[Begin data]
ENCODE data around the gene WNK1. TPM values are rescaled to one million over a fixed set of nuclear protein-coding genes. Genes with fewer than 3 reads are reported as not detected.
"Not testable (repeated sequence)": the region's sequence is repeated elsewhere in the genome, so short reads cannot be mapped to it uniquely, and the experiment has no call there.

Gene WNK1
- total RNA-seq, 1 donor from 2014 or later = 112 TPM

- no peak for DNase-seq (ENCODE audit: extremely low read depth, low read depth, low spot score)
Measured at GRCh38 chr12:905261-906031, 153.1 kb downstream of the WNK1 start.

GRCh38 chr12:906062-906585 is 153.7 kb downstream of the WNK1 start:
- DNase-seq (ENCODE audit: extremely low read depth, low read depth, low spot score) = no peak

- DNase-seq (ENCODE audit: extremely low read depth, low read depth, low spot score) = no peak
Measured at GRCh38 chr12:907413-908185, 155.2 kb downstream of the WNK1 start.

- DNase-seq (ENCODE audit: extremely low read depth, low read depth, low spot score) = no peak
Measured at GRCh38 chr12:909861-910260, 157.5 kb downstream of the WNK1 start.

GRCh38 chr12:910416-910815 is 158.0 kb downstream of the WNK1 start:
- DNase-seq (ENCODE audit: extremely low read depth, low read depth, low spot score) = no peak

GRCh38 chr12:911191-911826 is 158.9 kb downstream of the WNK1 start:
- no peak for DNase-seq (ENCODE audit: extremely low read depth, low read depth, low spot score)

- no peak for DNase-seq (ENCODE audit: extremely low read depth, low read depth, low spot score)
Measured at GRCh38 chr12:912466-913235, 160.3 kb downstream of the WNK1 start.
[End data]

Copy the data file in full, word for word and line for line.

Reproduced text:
ENCODE data around the gene WNK1. TPM values are rescaled to one million over a fixed set of nuclear protein-coding genes. Genes with fewer than 3 reads are reported as not detected.
"Not testable (repeated sequence)": the region's sequence is repeated elsewhere in the genome, so short reads cannot be mapped to it uniquely, and the experiment has no call there.

Gene WNK1
- total RNA-seq, 1 donor from 2014 or later = 112 TPM

- no peak for DNase-seq (ENCODE audit: extremely low read depth, low read depth, low spot score)
Measured at GRCh38 chr12:905261-906031, 153.1 kb downstream of the WNK1 start.

GRCh38 chr12:906062-906585 is 153.7 kb downstream of the WNK1 start:
- DNase-seq (ENCODE audit: extremely low read depth, low read depth, low spot score) = no peak

- DNase-seq (ENCODE audit: extremely low read depth, low read depth, low spot score) = no peak
Measured at GRCh38 chr12:907413-908185, 155.2 kb downstream of the WNK1 start.

- DNase-seq (ENCODE audit: extremely low read depth, low read depth, low spot score) = no peak
Measured at GRCh38 chr12:909861-910260, 157.5 kb downstream of the WNK1 start.

GRCh38 chr12:910416-910815 is 158.0 kb downstream of the WNK1 start:
- DNase-seq (ENCODE audit: extremely low read depth, low read depth, low spot score) = no peak

GRCh38 chr12:911191-911826 is 158.9 kb downstream of the WNK1 start:
- no peak for DNase-seq (ENCODE audit: extremely low read depth, low read depth, low spot score)

- no peak for DNase-seq (ENCODE audit: extremely low read depth, low read depth, low spot score)
Measured at GRCh38 chr12:912466-913235, 160.3 kb downstream of the WNK1 start.